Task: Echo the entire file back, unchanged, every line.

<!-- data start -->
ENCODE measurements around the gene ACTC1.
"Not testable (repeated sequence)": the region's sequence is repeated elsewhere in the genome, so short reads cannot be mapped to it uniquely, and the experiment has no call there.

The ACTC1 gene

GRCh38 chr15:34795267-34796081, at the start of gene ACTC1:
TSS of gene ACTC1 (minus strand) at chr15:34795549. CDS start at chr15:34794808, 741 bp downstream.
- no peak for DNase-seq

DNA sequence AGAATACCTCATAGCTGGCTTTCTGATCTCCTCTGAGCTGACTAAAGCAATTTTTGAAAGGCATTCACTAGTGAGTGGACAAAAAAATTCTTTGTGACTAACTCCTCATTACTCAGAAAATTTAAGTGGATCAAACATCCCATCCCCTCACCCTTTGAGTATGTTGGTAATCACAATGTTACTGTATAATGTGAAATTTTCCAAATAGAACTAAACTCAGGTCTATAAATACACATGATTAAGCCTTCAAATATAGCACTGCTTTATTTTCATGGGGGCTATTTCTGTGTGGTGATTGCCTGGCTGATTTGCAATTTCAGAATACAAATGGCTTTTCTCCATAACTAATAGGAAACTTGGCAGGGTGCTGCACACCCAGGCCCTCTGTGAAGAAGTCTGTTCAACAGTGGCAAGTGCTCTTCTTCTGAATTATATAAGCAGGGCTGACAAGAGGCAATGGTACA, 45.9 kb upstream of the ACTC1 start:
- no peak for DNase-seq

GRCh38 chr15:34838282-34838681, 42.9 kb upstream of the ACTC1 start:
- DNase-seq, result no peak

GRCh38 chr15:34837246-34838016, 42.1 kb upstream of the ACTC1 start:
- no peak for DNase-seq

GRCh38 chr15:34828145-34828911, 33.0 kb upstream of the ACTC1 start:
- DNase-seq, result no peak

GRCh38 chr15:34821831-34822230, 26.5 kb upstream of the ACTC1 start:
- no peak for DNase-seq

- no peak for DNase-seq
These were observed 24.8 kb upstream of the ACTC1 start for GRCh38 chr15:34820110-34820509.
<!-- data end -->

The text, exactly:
ENCODE measurements around the gene ACTC1.
"Not testable (repeated sequence)": the region's sequence is repeated elsewhere in the genome, so short reads cannot be mapped to it uniquely, and the experiment has no call there.

The ACTC1 gene

GRCh38 chr15:34795267-34796081, at the start of gene ACTC1:
TSS of gene ACTC1 (minus strand) at chr15:34795549. CDS start at chr15:34794808, 741 bp downstream.
- no peak for DNase-seq

DNA sequence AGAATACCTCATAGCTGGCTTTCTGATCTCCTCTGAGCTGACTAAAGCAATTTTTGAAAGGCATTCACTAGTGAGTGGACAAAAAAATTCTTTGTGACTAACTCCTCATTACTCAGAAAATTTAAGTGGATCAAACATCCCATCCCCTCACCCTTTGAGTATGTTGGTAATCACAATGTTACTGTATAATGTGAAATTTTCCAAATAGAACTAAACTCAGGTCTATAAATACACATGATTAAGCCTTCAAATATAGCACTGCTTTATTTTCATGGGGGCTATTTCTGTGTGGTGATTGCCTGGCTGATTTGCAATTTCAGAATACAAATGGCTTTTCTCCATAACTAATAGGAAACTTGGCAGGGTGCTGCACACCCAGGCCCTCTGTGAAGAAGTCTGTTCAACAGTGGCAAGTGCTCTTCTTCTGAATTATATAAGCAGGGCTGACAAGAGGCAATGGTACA, 45.9 kb upstream of the ACTC1 start:
- no peak for DNase-seq

GRCh38 chr15:34838282-34838681, 42.9 kb upstream of the ACTC1 start:
- DNase-seq, result no peak

GRCh38 chr15:34837246-34838016, 42.1 kb upstream of the ACTC1 start:
- no peak for DNase-seq

GRCh38 chr15:34828145-34828911, 33.0 kb upstream of the ACTC1 start:
- DNase-seq, result no peak

GRCh38 chr15:34821831-34822230, 26.5 kb upstream of the ACTC1 start:
- no peak for DNase-seq

- no peak for DNase-seq
These were observed 24.8 kb upstream of the ACTC1 start for GRCh38 chr15:34820110-34820509.